Conservative estimates put the number of extant fungal species at 1.5 – 5.1 million, of which < 10% have been described. One of the many questions that has been generated from these estimates is where are the “missing”, or dark, fungi. The majority of fungal data, including species estimates, are based on studies of macrofungal diversity in temperate regions. The main focus of work in my lab is to discover and characterize biodiversity (species, genetic, and functional) of fungi from un- and underexplored habitats and lineages—especially the early diverging microfungi of the Basidiomycota from tropical regions. We combine exploratory field research with traditional and modern tools (ranging from physiological profiling to comparative genomics) to accomplish this. This has included, for example, the establishment of two long-term (20+ years) field studies in remote regions of the Guiana Shield and the Congo River Basin; development of tools for utilizing herbarium specimens for phylogenomic studies and for working with fastidious microfungi; and providing the first available genomic resources for nine classes of fungi. Results of this work have improved understanding at all levels of fungal biodiversity including the discovery and description of new higher rank lineages; discovery of new niches and ecological roles; and characterization of specific adaptive traits that appear to have driven success, in terms of species richness of lineages, and in terms of epidemic potential in phytopathogens. Finally, we have shown that the most widely used culture-dependent and culture-independent methods may fail to detect some fungal lineages, which will require development of novel approaches before illumination of global diversity in toto is achieved.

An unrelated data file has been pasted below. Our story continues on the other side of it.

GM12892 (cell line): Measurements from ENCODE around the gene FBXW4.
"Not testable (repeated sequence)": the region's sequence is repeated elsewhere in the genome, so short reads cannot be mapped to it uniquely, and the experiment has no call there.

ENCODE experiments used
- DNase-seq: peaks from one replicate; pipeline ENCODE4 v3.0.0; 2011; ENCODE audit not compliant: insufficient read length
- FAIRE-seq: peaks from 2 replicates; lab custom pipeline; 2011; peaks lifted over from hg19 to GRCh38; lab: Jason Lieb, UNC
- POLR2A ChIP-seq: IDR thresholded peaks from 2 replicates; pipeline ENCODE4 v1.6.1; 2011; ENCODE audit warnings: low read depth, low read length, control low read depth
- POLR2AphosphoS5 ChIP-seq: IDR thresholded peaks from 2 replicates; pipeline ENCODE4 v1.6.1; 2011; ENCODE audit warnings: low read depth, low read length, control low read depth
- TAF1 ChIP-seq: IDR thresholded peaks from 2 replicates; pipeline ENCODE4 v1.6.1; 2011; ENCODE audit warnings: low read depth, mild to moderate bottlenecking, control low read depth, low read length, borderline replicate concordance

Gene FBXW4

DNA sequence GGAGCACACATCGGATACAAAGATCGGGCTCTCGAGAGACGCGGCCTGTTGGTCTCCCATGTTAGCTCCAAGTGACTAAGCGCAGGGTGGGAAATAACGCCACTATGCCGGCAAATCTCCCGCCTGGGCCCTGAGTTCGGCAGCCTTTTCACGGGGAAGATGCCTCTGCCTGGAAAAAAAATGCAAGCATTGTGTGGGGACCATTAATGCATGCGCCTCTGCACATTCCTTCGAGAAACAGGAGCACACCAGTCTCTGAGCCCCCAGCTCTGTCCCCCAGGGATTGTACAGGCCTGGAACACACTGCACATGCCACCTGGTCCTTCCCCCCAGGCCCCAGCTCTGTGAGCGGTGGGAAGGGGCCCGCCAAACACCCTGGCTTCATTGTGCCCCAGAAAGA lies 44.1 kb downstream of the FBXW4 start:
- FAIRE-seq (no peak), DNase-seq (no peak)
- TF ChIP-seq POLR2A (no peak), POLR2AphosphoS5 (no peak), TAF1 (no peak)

Cathie Aime is Professor of Mycology at Purdue University and Director of the Purdue Herbaria. Her lab conducts research on the systematics, biodiversity, and evolution of Fungi focusing on: 1) the earliest diverging lineages of Basidiomycota (Pucciniomycotina, Ustilaginomycotina, and Wallemiomycetes); 2) rust fungi; 3) fungi in tropical ecosystems; and 4) fungal diseases of tropical tree crops. Dr. Aime has won numerous awards including the departmental awards for Outstanding Graduate Advisor/Mentor and for Outstanding Teacher, as well as having been a Favorite Faculty Nominee. On the research side, she’s won The GMA Food Safety Award from the International Association for Food Protection, and is a Fellow of the Mycological Society of America and the Linnean Society of London. Her publications are too numerous to list (or count).
The lecture takes place Friday, May 6th, 7pm (Eastern time)